The greatest relief pitcher of all time shares his extraordinary story of survival, love, and baseball. Mariano Rivera, the man who intimidated thousands of batters merely by opening a bullpen door, began his incredible journey as the son of a poor Panamanian fisherman. When first scouted by the Yankees, he didn't even own his own glove. He thought he might make a good mechanic. When discovered, he had never flown in an airplane, had never heard of Babe Ruth, spoke no English, and couldn't imagine Tampa, the city where he was headed to begin a career that would become one of baseball's most iconic. What he did know: that he loved his family and his then girlfriend, Clara, that he could trust in the Lord to guide him, and that he could throw a baseball exactly where he wanted to, every time. With astonishing candor, Rivera tells the story of the championships, the bosses (including The Boss), the rivalries, and the struggles of being a Latino baseball player in the United States and of maintaining Christian values in professional athletics. The thirteen-time All-Star discusses his drive to win; the secrets behind his legendary composure; the story of how he discovered his cut fastball; the untold, pitch-by-pitch account of the ninth inning of Game 7 in the 2001 World Series; and why the lowest moment of his career became one of his greatest blessings. In The Closer, Rivera takes readers into the Yankee clubhouse, where his teammates are his brothers. But he also takes us on that jog from the bullpen to the mound, where the game -- or the season -- rests squarely on his shoulders. We come to understand the laserlike focus that is his hallmark, and how his faith and his family kept his feet firmly on the pitching rubber. Many of the tools he used so consistently and gracefully came from what was inside him for a very long time -- his deep passion for life; his enduring commitment to Clara, whom he met in kindergarten; and his innate sense for getting out of a jam. When Rivera retired, the whole world watched -- and cheered. In The Closer, we come to an even greater appreciation of a legend built from the ground up.
Danny Connolly is a back-up pitcher with the Dulaney Orioles. He knows that "back-up" means "not good enough to start." When he has gotten a chance to pitch, he hasn't exactly been the shut-down reliever the team needs.To make matters worse, he's playing in the shadow of his older brother, Joey, a lights-out high school lefty with a 90-mph fastball who's attracting lots of attention from college recruiters and major league scouts. It's bad enough that Danny's parents fawn over Joey and rarely talk about Danny's games. But now, as his big brother's mound exploits are drawing more and more attention, Danny is starting to get the why-aren't-you-as-good-as-Joey? comments from the Orioles, too. The pressure to live up to Joey's success is stifling. Lonely and frustrated, Danny embarks on a secret project designed to make his family and teammates sit up and take notice. Aided by a mysterious stranger with an uncanny knowledge of the aerodynamics of a thrown baseball, he attempts to learn a pitch no one has seen before. The clock is ticking as the O's try to repeat as league champions. If Danny's audacious plan works and he can master the magical fluttering pitch known as "The Terminator," he'll soon be the talk of the league--and the dependable closer the Orioles desperately need. PRAISE FOR HOTHEAD:". . . just the ticket for readers who've worked their way through Dan Gutman and Matt Christopher but are still a little shy of Matt de la Pe a and Carl Deuker. "--Bulletin of the Center for Children's Books "Written with Ripken's obvious knowledge of the game, Conor's story rings true, with plenty of good baseball action. If Conor's not always in good spirits, the novel is, with likable characters, lively baseball action and the usual dreams of playing in the big leagues-in Conor's case, at Camden Yards. Ripken and Cowherd, like Conor and his Babe Ruth League Orioles, make a winning team. "--Kirkus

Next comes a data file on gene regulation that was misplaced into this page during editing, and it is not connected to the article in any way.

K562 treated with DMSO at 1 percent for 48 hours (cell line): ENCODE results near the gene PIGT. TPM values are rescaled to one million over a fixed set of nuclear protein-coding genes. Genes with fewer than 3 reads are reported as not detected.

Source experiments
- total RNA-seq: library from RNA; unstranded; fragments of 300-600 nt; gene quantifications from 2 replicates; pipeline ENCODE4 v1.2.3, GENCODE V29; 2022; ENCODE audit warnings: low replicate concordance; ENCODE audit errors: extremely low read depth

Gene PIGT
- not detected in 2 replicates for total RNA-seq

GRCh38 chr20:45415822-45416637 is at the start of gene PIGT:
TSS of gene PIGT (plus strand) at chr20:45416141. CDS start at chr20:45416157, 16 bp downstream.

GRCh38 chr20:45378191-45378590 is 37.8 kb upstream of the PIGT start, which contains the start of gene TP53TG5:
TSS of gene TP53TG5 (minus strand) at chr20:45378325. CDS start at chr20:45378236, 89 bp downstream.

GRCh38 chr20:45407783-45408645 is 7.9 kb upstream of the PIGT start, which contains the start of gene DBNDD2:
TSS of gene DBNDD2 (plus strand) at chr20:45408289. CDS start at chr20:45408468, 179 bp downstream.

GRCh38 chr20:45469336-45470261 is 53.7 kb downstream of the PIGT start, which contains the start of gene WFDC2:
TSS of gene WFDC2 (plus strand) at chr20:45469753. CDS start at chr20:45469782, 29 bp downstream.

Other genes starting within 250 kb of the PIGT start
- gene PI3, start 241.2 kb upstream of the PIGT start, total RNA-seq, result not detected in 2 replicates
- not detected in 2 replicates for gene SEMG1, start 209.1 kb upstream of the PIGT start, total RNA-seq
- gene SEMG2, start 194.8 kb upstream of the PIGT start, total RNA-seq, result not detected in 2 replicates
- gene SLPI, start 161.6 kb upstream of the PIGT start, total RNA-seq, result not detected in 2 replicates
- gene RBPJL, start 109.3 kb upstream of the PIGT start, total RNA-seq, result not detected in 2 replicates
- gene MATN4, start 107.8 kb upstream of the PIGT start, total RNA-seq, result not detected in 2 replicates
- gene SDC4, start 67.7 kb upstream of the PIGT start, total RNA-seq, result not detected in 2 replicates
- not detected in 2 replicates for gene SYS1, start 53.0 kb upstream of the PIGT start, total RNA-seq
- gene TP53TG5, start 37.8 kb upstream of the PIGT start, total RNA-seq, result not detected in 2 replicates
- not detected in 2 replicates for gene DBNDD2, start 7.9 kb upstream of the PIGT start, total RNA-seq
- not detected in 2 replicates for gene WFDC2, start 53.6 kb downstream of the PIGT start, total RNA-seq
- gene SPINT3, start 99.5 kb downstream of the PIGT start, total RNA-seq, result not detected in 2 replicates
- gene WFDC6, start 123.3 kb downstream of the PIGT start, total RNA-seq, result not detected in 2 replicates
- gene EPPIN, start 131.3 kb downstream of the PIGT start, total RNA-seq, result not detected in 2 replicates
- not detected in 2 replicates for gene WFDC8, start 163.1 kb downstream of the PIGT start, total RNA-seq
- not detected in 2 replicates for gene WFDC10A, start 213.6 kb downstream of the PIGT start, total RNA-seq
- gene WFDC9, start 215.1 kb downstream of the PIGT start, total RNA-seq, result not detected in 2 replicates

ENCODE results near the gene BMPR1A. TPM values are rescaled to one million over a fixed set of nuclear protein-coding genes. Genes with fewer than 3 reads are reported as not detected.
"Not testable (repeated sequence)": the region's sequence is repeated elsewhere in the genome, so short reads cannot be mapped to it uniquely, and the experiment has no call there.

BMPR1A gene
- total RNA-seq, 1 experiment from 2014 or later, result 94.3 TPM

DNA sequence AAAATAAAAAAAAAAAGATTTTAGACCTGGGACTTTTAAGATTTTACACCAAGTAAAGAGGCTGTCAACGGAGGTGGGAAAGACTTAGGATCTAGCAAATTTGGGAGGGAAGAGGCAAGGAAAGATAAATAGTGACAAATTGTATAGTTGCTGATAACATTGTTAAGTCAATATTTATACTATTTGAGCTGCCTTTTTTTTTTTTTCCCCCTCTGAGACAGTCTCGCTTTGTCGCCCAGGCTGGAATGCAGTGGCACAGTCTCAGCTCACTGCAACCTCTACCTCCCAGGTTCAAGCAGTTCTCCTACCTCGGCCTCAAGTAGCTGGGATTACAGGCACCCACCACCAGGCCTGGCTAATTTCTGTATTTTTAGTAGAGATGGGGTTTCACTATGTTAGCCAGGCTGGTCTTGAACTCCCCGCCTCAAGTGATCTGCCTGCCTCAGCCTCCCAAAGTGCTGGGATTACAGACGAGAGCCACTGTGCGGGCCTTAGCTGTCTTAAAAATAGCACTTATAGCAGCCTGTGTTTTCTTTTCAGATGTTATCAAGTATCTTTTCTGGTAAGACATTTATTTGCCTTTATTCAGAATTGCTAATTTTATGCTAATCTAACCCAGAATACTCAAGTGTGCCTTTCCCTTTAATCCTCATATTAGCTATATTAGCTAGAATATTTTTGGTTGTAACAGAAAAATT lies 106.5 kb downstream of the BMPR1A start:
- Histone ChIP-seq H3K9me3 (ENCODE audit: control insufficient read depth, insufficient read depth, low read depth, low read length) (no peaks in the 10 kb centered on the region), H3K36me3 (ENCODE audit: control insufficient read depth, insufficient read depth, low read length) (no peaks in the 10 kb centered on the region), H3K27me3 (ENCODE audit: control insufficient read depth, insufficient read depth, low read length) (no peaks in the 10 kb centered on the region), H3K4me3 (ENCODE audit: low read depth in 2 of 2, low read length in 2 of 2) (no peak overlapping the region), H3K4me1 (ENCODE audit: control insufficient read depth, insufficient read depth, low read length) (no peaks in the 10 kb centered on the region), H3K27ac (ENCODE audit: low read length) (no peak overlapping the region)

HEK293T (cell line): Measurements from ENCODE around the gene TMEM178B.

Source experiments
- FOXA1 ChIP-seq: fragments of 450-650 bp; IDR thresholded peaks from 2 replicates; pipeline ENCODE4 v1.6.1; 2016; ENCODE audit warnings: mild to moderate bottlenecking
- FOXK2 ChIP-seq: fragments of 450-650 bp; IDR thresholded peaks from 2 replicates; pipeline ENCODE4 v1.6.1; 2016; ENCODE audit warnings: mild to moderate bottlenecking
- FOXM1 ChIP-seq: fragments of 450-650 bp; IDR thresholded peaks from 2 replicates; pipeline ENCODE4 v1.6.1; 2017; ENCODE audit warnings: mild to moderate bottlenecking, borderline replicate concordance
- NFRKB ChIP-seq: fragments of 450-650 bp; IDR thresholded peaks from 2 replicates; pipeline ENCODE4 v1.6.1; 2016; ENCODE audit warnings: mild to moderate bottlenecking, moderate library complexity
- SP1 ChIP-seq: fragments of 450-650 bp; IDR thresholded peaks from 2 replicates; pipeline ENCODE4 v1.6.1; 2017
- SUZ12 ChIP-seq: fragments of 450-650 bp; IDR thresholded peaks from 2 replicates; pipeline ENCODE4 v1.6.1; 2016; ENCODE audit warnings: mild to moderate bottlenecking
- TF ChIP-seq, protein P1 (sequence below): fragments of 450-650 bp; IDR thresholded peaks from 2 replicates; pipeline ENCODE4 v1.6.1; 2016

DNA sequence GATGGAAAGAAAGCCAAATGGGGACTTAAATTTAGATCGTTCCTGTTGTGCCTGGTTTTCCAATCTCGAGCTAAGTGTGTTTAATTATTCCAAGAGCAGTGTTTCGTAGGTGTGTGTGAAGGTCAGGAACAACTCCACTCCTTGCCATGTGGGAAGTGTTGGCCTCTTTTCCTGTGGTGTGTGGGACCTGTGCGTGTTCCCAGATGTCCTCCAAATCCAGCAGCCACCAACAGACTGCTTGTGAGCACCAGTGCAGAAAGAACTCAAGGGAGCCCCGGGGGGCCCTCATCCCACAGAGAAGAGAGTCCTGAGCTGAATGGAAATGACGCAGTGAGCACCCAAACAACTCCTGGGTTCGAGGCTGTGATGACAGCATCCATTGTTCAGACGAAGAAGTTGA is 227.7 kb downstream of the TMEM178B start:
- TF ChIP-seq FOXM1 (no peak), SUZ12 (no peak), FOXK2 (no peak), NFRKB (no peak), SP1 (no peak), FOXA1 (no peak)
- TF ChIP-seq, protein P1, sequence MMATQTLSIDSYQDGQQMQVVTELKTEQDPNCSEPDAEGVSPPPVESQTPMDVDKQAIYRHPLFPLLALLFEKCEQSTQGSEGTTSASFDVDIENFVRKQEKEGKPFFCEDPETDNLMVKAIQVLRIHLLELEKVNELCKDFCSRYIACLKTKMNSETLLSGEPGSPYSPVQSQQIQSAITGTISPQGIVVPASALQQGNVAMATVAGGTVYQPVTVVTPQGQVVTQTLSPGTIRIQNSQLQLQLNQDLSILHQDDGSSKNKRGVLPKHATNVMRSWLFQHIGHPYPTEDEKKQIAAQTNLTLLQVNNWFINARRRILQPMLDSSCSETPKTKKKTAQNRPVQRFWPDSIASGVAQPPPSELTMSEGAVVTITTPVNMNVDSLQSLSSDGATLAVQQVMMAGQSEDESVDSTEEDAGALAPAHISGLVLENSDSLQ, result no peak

Mickey Labriogla is the best catcher in the league. He's got a cannon for an arm, calls a great game, and blocks the plate like a bulldozer with shin guards. But when a hotshot new pitcher joins the Dulaney Orioles, Mickey wonders if it isn't time to find another position--or maybe another team. Zoom's the most arrogant player the Orioles have ever seen. But even Coach Labriogla, Mickey's dad, seems in awe of the kid's talent and willing to overlook his insufferable behavior. When Mickey and Zoom find themselves rivals for the attention of the mysterious Abby Elliott, who works the concession stand, any chance the two teammates can get along goes out the window. As the Orioles head to a seemingly-inevitable showdown in the new "Super-Regional" against Zoom's old team, the powerful Laurel Yankees, the clash between Mickey and Zoom threatens to break the team apart--and derail a championship season. Praise for Hothead ". . . just the ticket for readers who've worked their way through Dan Gutman and Matt Christopher but are still a little shy of Matt de la Pe a and Carl Deuker. " --Bulletin of the Center for Children's Books "Written with Ripken's obvious knowledge of the game, Conor's story rings true, with plenty of good baseball action. If Conor's not always in good spirits, the novel is, with likable characters, lively baseball action and the usual dreams of playing in the big leagues-in Conor's case, at Camden Yards. Ripken and Cowherd, like Conor and his Babe Ruth League Orioles, make a winning team. " --Kirkus Reviews